I will admit that I never used to outline at all, throwing myself into work without any thought of where I was going (or if I had a thought, I was convinced I would remember the relevant points when the time came…most of the time I didn’t and the ::ahem:: blinding flash of brilliance was lost forever)
I don’t usually outline for flash pieces under two hundred words, although any longer than that and I may jot down a few lines in a notebook to keep me pointed in the right direction and keep me well away from any tangents.
Longer pieces of work usually go through a similar start up process. I’ll have an idea (or a line or scene will come to me);I’ll stick it in my notebook and then either brainstorm a bit to flesh out what I’ve got, or leave it there until I think I need it.
Once I decide that I am going to use it, I start to flesh things out: who’s who? what do they look like (the bits I need to remember – musn’t have Hero with green eyes on page 4 and grey eyes on page 9). I’ll make a guess as to how many chapters I think I’ll have (so far, this is always wrong but doing it this way helps me with the planning). Then I start to fill in what will take place chapter by chapter, marking off who’s POV a scene will be in, and so on. If I’m on a roll, I’ll even do an outline for the last chapter – sometimes I can, sometimes I can’t.
My outlines started out on notecards but, as they tend to be quite detailed, this wasn’t feasible for long and I ended up transferring it all into a Word document.***
Now I just put things straight onto the computer, and my notes will often include dialogue or phrases that I like and want to include (although putting it into the outline doesn’t mean that it will be shiny enough to survive edits!) There will also be the odd note reminding me to look something up (e.g. a specific date something was introduced, clothing etc.)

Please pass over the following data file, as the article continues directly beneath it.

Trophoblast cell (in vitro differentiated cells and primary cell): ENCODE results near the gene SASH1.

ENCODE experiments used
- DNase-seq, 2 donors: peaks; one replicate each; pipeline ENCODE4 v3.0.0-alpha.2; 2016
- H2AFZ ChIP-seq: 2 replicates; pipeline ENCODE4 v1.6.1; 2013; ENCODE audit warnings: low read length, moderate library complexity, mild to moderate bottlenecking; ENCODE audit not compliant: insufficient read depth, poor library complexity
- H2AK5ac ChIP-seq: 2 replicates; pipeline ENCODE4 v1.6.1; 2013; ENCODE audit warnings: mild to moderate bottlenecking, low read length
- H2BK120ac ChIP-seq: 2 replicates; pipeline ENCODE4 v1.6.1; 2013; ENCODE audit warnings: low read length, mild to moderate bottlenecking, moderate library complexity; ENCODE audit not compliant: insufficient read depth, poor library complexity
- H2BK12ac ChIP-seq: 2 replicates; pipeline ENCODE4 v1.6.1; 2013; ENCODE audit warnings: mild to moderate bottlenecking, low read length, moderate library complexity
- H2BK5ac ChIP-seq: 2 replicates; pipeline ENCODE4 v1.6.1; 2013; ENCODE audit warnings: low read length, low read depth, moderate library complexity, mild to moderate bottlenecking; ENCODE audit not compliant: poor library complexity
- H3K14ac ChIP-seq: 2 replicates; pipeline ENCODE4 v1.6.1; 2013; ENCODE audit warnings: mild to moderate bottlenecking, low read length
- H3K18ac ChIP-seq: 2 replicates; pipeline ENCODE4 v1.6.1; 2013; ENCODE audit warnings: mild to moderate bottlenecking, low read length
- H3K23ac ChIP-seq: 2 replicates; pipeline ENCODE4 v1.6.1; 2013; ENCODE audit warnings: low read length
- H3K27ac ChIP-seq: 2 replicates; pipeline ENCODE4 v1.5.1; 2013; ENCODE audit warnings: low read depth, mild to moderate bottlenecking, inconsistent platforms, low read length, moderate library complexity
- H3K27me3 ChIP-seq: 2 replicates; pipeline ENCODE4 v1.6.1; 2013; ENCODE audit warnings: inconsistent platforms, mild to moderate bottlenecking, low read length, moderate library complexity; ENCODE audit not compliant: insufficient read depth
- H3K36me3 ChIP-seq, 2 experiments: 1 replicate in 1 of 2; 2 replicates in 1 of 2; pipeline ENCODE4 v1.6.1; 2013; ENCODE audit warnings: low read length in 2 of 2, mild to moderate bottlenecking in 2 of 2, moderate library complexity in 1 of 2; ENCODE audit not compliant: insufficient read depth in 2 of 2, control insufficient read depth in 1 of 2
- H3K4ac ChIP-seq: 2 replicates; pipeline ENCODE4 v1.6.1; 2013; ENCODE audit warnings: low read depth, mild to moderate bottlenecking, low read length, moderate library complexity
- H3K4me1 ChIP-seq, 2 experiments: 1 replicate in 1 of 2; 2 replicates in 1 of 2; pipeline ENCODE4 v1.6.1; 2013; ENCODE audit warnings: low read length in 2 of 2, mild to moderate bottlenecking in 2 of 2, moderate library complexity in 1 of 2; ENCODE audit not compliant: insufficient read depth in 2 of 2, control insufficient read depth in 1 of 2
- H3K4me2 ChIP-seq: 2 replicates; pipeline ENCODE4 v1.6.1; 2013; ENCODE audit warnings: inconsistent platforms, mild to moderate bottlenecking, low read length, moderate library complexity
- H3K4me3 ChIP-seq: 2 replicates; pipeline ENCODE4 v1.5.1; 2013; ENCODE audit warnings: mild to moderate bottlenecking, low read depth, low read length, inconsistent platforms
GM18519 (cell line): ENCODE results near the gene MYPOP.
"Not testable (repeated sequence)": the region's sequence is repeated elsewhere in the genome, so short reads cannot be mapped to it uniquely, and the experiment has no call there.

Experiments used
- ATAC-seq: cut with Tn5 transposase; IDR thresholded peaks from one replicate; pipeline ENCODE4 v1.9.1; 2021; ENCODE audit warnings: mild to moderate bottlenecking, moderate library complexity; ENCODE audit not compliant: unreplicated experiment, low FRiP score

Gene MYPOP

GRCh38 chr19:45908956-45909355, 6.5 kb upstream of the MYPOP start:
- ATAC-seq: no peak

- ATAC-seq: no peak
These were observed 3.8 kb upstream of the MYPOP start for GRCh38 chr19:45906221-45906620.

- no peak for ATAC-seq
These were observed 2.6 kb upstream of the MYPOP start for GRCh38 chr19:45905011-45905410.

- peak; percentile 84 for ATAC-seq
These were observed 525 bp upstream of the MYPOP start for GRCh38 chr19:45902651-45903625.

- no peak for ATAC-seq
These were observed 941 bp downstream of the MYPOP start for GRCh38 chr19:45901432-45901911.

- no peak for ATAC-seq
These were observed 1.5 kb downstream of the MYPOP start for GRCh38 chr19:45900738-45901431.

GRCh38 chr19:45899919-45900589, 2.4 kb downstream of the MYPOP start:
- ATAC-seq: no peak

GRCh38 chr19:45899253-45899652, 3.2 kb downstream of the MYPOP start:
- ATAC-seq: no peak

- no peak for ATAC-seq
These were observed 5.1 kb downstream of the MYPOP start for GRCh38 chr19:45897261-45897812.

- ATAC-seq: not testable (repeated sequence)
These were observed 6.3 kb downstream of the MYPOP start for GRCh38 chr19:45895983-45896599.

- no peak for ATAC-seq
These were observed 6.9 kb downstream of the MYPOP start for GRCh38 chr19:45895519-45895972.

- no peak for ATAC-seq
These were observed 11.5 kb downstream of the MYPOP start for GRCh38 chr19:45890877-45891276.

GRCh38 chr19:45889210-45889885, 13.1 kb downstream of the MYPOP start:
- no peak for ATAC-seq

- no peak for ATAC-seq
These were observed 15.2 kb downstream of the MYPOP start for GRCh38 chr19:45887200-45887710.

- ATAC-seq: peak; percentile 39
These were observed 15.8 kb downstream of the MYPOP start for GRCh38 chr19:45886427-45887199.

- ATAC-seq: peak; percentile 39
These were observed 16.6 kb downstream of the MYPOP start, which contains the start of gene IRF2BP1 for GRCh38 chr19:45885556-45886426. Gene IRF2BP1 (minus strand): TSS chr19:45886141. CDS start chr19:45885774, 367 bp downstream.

It isn’t set in stone; chapter contents can move around, characters can change. I’ve just found, for me personally, that having some kind of plan makes it easier to continue. The starting off is usually all right – it’s the continuing beyond the first couple of pages that the outline makes possible. I usually aim for at least a paragraph per scene in the outline.
Once I’m happy with the plan, I get cracking on the actual writing and this is where the chapters begin to move around a little. This doesn’t worry me. The outline isn’t meant to be a map I stick to fervently for fear of heading off into Here Be Dragons territory, it’s more of a guideline. So if you discover your characters doing something completely different in chapter four than you’d envisaged in your outline, worry not. The outline can be altered as you go along to take new actions/ dialogue/ adventures & escapades into account.
Don’t let the outline strangle you. It’s there as a helpful tool – if it’s not helping, don’t use it. Outlines help some people all of the time; some people some of the time; and some people none of the time. If you’re in the some/none category and you prefer writing on the fly – that’s fine. If you’re not sure whether outlining is helpful to you or not, try it on something short. If it helps the words flow from your fingers/ pen then that’s great. If, however, it leaves you blocked and grumpy then maybe outlining isn’t for you.
So. Do you outline, or not? What are your reasons either way. If you do some form of outlining, what method have you used and have there been any problems? Do you have a shining example of a great method to share with us?
***Some people use mind-maps/ spider diagrams and other, more visual methods to outline or plan their story.
See Jim Van Pelt’s post here for a look at the method he uses.
See also Jay Lake’s post here on his method – it also contains a link to Justine Larbalastier’s related post.
Also, take a look at the post on Editorrent on Scene Charts – this gives some advice on managing big projects.
And for those of you who love sticky-notes, Diana Peterfreund has a number of good entries on using plotboards to visualise the scene/chapter plan.